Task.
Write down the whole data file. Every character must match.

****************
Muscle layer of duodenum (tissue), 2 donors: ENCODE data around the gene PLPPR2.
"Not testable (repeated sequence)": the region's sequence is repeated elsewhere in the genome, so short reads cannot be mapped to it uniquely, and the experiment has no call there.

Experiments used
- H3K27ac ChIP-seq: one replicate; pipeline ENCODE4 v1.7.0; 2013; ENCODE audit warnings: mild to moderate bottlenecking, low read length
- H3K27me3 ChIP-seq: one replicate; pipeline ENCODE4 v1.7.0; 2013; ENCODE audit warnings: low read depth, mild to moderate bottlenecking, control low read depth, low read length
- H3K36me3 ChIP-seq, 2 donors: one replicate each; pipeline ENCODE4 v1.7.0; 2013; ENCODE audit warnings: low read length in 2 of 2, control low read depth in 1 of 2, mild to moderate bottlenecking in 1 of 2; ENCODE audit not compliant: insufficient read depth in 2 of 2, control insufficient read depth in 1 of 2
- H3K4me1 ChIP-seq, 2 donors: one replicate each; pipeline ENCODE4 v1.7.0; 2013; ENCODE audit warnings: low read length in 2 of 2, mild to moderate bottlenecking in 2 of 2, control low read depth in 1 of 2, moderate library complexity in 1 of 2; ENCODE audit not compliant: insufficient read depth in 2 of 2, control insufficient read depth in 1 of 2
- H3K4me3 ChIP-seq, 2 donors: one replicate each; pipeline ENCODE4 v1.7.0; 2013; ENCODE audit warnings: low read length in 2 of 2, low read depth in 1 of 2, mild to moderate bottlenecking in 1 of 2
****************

Muscle layer of duodenum (tissue), 2 donors: ENCODE data around the gene PLPPR2.
"Not testable (repeated sequence)": the region's sequence is repeated elsewhere in the genome, so short reads cannot be mapped to it uniquely, and the experiment has no call there.

Experiments used
- H3K27ac ChIP-seq: one replicate; pipeline ENCODE4 v1.7.0; 2013; ENCODE audit warnings: mild to moderate bottlenecking, low read length
- H3K27me3 ChIP-seq: one replicate; pipeline ENCODE4 v1.7.0; 2013; ENCODE audit warnings: low read depth, mild to moderate bottlenecking, control low read depth, low read length
- H3K36me3 ChIP-seq, 2 donors: one replicate each; pipeline ENCODE4 v1.7.0; 2013; ENCODE audit warnings: low read length in 2 of 2, control low read depth in 1 of 2, mild to moderate bottlenecking in 1 of 2; ENCODE audit not compliant: insufficient read depth in 2 of 2, control insufficient read depth in 1 of 2
- H3K4me1 ChIP-seq, 2 donors: one replicate each; pipeline ENCODE4 v1.7.0; 2013; ENCODE audit warnings: low read length in 2 of 2, mild to moderate bottlenecking in 2 of 2, control low read depth in 1 of 2, moderate library complexity in 1 of 2; ENCODE audit not compliant: insufficient read depth in 2 of 2, control insufficient read depth in 1 of 2
- H3K4me3 ChIP-seq, 2 donors: one replicate each; pipeline ENCODE4 v1.7.0; 2013; ENCODE audit warnings: low read length in 2 of 2, low read depth in 1 of 2, mild to moderate bottlenecking in 1 of 2